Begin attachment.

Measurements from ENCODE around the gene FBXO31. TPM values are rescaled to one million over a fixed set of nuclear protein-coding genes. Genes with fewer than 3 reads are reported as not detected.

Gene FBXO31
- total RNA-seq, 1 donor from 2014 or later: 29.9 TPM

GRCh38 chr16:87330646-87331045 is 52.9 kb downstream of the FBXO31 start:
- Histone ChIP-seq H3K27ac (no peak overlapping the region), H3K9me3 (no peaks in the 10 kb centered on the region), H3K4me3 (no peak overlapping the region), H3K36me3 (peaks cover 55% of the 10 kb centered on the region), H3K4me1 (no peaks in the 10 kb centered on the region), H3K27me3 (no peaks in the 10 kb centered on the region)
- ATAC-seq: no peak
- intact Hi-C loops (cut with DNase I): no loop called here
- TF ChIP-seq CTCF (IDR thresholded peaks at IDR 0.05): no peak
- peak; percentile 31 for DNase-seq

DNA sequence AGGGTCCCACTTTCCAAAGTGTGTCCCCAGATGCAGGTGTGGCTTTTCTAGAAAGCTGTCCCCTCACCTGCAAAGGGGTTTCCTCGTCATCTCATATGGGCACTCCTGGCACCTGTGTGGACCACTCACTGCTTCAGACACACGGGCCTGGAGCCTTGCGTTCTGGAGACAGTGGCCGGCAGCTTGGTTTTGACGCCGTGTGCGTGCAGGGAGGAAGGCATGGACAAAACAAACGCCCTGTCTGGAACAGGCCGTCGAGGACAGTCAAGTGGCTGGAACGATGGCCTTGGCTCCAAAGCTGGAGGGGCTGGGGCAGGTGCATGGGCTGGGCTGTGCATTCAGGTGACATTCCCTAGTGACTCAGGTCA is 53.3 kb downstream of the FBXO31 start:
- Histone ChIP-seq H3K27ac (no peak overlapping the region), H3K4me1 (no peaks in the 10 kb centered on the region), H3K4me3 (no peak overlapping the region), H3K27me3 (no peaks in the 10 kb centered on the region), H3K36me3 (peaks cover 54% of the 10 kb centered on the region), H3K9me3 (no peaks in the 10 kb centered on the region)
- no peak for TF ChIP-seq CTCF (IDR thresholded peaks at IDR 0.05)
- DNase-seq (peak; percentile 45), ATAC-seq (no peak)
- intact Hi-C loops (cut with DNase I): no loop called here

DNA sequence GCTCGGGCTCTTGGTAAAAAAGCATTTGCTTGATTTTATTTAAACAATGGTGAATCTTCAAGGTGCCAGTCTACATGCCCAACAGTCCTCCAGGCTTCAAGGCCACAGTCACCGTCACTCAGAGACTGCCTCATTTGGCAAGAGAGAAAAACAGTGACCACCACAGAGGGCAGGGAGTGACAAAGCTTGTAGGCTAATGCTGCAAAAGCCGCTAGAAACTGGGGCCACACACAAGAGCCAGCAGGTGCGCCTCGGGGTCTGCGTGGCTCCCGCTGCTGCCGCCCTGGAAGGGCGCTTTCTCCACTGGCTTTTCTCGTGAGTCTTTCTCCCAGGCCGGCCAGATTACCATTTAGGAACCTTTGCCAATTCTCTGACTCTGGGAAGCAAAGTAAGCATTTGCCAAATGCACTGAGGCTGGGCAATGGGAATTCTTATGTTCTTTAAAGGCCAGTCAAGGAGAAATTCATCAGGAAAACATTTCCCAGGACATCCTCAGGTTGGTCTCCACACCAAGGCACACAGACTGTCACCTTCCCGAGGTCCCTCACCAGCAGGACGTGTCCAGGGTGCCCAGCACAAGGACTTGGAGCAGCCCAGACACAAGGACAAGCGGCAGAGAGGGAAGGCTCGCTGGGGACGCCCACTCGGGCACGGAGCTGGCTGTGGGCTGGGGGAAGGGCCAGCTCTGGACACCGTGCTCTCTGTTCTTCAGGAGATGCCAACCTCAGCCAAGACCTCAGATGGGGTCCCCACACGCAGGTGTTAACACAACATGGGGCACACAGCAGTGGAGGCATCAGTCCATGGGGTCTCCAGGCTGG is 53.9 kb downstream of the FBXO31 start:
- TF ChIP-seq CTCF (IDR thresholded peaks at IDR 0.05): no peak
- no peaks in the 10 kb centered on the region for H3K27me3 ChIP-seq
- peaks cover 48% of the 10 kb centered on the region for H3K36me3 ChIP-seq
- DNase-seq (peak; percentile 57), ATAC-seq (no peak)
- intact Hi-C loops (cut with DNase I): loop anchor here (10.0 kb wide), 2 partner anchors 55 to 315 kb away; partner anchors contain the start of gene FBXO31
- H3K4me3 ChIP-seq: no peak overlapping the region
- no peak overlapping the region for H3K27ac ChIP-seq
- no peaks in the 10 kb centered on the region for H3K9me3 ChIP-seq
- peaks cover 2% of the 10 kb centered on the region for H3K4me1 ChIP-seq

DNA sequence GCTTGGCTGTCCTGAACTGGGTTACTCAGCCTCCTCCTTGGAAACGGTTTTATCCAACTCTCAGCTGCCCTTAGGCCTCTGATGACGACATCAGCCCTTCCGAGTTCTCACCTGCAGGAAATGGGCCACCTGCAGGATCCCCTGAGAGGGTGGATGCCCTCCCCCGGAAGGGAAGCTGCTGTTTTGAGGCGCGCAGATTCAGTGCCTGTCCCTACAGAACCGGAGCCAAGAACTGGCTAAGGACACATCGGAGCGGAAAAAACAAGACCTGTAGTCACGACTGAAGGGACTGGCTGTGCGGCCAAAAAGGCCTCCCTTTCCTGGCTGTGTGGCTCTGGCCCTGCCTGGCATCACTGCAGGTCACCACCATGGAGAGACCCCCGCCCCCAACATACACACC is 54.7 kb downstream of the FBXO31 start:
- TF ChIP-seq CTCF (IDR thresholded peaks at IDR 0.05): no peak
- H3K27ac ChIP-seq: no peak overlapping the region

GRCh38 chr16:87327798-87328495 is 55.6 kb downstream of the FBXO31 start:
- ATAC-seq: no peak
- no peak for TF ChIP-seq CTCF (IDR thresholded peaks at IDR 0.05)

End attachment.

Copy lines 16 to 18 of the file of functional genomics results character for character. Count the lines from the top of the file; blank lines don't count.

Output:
- TF ChIP-seq CTCF (IDR thresholded peaks at IDR 0.05): no peak
- no peaks in the 10 kb centered on the region for H3K27me3 ChIP-seq
- peaks cover 48% of the 10 kb centered on the region for H3K36me3 ChIP-seq